And yet, amid all the chaos, all the war, the death, the horror, the lies -- still, spring. Still a duck and ducklings wobbling on shore rocks, robins shoving worm-gurgle into the gaping maws of miniature newbies. Teenagers cuddling underneath sugar maples. Moments so pure, so awake, so comfortable that it's difficult to remember that just two months ago all was frozen and dead and that across the sea there is big-time trouble.
But spring's also the most unstable time of the year. Each perfect day teeters on the brink of catastrophe. Green dusks give way to brown mornings and, in between, dark stormy nights find puppies trembling under bureaus and babies wailing at their first dose of flash kaboom kaboom. No fun, to say the least. But as any good Buddhist knows, you can't have one without the other: the pain creating the joy creating the pain creating the joy and so on ad infinitum.
An ancient Cahokian fairy tale describes a horrible storm of spinning wind and flying trees. The storm gave way to a neon-green morning, a wonder to behold. In the corner of a meadow, a stray kitten wiped the dew from its whiskers and commenced to frolicking in a bed of hot-pink tulips. That startled a mama and three baby bunnies, who made a synchronized dash for the bushes. Through the bushes, they stumbled upon a mystical, diamond-encased hole. Bunnies can't resist sparkle, so they raced down it and found themselves in the middle of a cavern that glowed yellow. A pool in the center trickled with pink liquid, and a little pixie (a former Grateful Dead chef named Jimmy Voss) stirred a nectar so exquisite that the bunnies, birdies, duckies and chipmunkies that drank from it never left, ever. They just kept drinking and drinking until they died with Buddha grins plastered on their faces.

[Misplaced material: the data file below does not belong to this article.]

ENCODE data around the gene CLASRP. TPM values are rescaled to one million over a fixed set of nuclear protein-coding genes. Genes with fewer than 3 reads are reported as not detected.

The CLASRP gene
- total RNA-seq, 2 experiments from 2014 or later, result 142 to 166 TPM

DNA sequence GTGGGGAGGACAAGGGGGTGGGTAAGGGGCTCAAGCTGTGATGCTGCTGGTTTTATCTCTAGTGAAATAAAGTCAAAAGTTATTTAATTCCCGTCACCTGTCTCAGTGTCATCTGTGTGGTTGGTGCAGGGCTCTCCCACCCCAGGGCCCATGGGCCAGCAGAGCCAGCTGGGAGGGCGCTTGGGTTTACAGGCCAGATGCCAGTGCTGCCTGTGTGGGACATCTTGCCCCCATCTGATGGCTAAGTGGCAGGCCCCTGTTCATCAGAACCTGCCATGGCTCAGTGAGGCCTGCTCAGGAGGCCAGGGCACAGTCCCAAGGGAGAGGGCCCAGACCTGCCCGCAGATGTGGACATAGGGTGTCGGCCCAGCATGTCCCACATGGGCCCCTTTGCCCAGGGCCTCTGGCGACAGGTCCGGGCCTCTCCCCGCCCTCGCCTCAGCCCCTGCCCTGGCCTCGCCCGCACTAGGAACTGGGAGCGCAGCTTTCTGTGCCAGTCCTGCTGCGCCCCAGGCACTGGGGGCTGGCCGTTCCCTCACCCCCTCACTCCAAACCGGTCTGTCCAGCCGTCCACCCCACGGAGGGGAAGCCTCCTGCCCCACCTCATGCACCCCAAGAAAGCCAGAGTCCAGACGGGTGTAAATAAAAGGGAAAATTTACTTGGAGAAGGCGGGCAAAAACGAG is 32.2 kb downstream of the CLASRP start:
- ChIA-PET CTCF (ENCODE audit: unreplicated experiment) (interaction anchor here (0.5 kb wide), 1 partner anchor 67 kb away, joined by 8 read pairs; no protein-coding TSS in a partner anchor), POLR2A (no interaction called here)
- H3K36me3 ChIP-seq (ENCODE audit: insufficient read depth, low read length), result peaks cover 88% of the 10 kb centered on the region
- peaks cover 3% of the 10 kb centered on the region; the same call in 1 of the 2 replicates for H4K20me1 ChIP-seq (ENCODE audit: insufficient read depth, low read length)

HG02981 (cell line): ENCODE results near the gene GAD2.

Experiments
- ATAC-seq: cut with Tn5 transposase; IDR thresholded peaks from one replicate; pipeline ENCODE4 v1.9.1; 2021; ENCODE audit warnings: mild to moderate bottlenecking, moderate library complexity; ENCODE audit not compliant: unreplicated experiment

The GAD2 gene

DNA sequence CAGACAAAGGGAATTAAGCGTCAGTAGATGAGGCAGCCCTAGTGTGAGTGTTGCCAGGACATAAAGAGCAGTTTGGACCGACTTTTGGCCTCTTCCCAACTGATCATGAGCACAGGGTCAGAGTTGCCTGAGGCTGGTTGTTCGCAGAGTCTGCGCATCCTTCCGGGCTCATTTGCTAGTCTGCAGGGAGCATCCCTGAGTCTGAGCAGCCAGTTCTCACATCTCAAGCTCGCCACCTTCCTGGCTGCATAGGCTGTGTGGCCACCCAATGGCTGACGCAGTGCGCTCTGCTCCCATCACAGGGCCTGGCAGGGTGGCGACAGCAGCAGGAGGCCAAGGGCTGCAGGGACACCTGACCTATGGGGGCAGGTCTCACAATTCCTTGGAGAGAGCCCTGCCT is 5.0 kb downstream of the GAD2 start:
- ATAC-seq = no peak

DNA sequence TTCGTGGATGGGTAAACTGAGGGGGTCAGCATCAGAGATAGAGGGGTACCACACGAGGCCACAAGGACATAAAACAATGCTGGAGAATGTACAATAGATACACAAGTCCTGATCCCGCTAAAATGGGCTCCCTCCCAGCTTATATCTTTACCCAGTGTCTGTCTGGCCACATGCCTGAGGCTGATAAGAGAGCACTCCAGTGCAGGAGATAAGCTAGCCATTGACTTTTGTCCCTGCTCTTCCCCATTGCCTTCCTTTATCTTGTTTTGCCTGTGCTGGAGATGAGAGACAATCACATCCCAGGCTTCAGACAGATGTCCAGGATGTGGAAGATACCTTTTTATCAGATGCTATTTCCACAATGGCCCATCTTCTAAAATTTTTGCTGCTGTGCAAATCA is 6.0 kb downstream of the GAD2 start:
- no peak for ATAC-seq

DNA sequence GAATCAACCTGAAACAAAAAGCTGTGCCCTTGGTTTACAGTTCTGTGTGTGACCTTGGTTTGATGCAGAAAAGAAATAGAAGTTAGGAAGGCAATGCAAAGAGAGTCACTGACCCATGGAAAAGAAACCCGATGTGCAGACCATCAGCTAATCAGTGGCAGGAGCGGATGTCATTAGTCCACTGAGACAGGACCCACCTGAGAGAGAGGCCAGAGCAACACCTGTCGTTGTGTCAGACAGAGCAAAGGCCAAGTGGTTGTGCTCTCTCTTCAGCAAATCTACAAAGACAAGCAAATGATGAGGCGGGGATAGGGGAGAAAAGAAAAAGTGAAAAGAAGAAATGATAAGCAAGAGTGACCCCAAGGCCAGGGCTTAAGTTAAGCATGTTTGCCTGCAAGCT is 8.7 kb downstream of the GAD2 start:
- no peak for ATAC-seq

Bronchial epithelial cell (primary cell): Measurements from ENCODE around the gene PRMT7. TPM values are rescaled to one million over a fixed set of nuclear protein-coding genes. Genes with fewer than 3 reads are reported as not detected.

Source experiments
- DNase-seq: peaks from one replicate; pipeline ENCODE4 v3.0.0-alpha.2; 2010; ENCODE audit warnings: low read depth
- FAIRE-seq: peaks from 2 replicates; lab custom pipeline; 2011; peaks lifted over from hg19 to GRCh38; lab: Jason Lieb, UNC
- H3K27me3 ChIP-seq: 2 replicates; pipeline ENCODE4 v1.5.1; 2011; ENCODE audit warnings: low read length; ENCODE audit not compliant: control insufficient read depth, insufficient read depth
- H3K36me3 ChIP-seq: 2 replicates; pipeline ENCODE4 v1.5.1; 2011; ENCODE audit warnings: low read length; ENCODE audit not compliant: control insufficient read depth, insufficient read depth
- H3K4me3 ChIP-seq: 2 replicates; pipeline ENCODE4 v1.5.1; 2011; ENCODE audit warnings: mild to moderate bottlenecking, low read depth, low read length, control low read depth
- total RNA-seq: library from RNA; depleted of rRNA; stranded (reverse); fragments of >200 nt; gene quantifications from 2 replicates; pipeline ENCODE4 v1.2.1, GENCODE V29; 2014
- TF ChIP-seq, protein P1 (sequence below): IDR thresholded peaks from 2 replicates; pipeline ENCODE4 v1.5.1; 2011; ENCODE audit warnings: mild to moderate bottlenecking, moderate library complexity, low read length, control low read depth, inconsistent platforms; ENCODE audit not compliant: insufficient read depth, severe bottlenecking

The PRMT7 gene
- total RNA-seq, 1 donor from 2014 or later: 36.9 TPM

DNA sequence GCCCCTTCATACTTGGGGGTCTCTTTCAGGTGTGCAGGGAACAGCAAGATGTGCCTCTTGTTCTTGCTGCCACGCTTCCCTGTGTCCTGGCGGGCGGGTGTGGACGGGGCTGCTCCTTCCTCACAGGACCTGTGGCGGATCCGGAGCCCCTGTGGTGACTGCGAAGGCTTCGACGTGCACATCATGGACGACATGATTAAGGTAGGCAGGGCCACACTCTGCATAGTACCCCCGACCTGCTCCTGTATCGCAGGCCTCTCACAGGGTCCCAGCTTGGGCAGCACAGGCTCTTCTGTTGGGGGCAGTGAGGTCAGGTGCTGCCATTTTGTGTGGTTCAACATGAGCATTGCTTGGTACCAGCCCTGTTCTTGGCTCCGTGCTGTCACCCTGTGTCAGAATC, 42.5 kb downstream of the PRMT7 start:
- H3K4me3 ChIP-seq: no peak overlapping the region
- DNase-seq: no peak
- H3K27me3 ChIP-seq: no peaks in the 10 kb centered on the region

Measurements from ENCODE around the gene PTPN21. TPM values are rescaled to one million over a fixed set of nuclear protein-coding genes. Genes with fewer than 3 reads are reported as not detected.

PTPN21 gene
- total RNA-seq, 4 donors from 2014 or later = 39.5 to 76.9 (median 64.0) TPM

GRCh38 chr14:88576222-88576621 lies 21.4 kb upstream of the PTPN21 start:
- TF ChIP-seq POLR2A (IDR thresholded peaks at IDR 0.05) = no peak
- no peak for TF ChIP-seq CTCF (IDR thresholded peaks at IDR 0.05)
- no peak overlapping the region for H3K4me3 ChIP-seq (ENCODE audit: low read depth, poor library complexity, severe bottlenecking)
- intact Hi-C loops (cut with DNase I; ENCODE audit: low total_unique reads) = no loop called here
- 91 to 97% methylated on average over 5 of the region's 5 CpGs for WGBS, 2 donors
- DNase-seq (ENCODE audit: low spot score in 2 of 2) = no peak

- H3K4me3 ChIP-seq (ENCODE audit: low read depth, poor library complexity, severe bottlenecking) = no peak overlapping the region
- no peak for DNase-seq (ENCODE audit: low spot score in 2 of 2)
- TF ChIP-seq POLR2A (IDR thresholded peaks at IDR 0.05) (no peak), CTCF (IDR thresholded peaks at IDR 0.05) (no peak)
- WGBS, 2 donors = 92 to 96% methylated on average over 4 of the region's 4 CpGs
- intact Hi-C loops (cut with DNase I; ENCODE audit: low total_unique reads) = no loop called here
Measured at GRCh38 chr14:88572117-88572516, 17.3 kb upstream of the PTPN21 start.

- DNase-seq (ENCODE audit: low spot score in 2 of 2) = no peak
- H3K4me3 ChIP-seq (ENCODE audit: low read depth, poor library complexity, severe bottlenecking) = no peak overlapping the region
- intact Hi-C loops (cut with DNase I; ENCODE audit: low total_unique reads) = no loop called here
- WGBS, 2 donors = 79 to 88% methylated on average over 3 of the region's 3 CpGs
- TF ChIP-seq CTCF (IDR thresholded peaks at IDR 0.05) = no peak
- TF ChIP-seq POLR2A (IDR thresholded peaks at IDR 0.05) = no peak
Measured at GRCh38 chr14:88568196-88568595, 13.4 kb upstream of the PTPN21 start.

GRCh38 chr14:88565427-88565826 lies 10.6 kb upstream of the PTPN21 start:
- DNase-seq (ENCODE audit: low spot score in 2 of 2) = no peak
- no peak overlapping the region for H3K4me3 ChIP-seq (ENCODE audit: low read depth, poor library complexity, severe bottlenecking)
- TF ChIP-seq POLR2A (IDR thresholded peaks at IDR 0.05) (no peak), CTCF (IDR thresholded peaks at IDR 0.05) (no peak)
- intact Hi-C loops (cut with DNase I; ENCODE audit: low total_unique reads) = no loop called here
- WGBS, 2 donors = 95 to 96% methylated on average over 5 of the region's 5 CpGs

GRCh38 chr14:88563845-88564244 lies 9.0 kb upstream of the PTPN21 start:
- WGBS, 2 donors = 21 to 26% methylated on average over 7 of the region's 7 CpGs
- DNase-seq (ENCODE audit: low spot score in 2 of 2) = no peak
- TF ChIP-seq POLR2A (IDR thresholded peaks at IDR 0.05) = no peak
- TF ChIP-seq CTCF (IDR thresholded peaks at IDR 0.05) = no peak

"I'm not afraid to give out my recipes," declares Voss from his secret den, which doubles as Duff's Restaurant in the Central West End, before running down the way he magically transforms fresh ginger, raspberry purée, lemon juice and sugar into this beautiful, nearly perfect springtime drink. "I use fresh ginger juice, which I blend in an old-fashioned Champion juicer. Then from there, our ginger beer is a little bit different, because there are no bubbles." So, Voss admits, it's not exactly ginger beer. "I'm not looking for any bubbles -- just an old-fashioned brew. So it's really like a ginger raspberry lemonade, if you want to get technical." We don't, because that would rain on the parade.
Voss says a stint with the Dead a few years back taught him to appreciate the joys of juicing, which led to this raspberry ginger beer. Singer Steve Winwood, the opener of the tour, requested some ginger tea, and Voss complied. "Ginger really opens things up," says Voss, and Winwood drank it each night before he sang. The rest of the musicians were all hopped up on what they called sweet juice, a blending of many different fruits and vegetables. Voss learned the recipe and started dabbling at Duff's, where he struck upon the current incarnation.
The result is pink, and you can taste each of the four ingredients: The raspberry gives it a tang; the lemon turns the tang south toward sour; the sugar tempers it (perhaps a bit too much -- we prefer sour to sweet); and the ginger gives it that odd pepper-spice edge. The drink is served in a big glass, and it's hard to show restraint. You just want to gulp it all down and order another. But too much of a good thing diminishes the impact, which is perhaps one reason why this spring is so dang heavenly. Winter was hard -- at least as hard as a St. Louis winter can be. Thus, spring is bliss -- at least as blissful as a wartime spring can be.